Escobar: As an American citizen I am naturally very much interested in how my government behaves with its neighbors. Just how poor, young Appalachian men were sent to Vietnam and how our military spent billions of dollar in Afghanistan and Iraq alone—enough to perhaps indebt our future beyond the saying point—a meddlesome adventure in Venezuela will tarnish our image in a region that already has enough justified prejudice thanks to previous interventions. My Cuban side laments the abuse of power because we have endured as a nation an economic and financial embargo as punishment for deciding to go rogue and it pains me to see another sovereign country subjected to that kind of pragmatic hostility. In Miami we have mainly right-wing Venezuelans and formerly leftist ones who through corruption also managed to end up here, where they join forces with traditional Cuban exiles and together control much of the general public opinion thanks to the local media. There are of course, exceptions.

Suarez: What do you think about stereotypes of Latin people in Miami?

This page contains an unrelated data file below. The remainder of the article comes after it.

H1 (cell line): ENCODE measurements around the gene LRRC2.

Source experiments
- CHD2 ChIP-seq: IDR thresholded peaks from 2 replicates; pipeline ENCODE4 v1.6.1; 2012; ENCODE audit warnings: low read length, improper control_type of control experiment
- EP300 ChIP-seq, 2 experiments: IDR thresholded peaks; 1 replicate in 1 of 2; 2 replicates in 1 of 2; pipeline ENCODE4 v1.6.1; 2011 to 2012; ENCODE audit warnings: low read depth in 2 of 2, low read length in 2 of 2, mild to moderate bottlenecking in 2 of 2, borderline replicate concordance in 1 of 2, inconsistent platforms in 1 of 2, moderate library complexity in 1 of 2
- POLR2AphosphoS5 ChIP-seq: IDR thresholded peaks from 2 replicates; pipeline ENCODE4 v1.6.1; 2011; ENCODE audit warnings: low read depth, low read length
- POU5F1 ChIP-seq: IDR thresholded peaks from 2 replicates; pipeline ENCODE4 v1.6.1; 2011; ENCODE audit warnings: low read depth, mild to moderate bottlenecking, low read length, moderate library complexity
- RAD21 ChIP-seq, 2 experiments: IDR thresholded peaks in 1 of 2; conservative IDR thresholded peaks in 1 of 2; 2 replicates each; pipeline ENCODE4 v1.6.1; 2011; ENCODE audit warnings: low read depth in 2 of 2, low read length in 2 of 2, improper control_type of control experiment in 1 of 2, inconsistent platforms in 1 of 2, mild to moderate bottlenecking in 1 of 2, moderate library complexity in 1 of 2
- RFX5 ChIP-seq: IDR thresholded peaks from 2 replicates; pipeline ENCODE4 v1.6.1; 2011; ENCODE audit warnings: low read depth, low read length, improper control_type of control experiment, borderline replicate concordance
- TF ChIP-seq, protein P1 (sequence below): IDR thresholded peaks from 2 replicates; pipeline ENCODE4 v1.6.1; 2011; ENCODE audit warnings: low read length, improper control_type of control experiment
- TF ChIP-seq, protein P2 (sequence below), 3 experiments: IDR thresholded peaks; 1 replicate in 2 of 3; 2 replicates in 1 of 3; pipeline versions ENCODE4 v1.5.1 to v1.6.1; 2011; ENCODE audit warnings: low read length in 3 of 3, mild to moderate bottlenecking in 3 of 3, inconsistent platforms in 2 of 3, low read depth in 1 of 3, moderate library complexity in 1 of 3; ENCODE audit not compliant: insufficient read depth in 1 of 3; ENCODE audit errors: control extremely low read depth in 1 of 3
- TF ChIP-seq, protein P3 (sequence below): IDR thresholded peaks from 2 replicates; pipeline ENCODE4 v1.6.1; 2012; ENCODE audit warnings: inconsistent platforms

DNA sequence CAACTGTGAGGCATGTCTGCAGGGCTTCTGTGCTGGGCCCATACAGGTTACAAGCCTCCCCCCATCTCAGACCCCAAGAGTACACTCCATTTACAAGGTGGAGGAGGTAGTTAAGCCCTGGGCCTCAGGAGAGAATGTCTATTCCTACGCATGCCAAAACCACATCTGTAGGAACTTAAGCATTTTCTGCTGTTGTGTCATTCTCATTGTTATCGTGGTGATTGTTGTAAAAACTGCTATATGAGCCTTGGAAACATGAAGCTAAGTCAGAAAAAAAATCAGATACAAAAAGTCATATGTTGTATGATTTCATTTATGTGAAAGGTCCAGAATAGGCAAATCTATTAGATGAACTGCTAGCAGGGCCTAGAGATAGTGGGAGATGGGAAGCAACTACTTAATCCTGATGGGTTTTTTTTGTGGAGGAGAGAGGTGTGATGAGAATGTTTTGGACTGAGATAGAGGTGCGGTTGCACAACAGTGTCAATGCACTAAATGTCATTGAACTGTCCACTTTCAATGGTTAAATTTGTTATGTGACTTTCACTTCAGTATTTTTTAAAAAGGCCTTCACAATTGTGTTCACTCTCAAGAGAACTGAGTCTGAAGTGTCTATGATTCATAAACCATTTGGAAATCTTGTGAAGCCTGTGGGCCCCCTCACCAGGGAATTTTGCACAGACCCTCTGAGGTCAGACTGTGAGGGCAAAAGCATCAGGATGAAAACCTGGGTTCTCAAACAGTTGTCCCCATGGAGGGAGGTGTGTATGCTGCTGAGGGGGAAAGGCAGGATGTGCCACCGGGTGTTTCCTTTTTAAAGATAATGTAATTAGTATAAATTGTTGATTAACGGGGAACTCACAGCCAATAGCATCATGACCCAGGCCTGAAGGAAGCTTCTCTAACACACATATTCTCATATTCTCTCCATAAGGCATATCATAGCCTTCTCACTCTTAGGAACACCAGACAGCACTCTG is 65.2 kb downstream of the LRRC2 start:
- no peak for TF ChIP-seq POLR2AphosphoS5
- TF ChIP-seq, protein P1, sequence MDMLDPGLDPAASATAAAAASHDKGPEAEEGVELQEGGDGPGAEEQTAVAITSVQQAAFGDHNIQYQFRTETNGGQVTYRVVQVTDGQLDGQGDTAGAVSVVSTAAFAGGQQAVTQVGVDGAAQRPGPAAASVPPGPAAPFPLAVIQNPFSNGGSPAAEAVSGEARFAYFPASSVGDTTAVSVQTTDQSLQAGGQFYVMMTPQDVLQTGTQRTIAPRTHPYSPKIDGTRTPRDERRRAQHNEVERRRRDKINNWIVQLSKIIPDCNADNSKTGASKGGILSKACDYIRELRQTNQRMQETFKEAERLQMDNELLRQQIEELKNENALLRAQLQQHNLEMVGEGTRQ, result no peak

Escobar: They say in Miami that people from South America are responsible for our terrible traffic—one of the worst in America—you know, passing someone without signaling, road rage, taking out weapons to fight over parking spots and perhaps an unhealthy dose of authoritarianism also washes up. It’s not a coincidence that Miami has a long and vulgar history of political corruption. Arbitrary public works cost billions of dollars yet recently a new bridge collapsed. Our excessive tolls on the road remind me of medieval Europe but beyond the money laundering or drug trafficking, you learn from everyone. Besides the proliferation of delicious Hispanic restaurants, so many experiences mingle down here that any casual encounter between Latinos can produce groundbreaking results if we chose to learn from one another. I’ve politely listened to Chileans praising Pinochet, Dominicans rejecting Trujillo, Spaniards missing Franco, and Colombians worrying about hidden fascists in their own homes. You can’t learn if you don’t listen.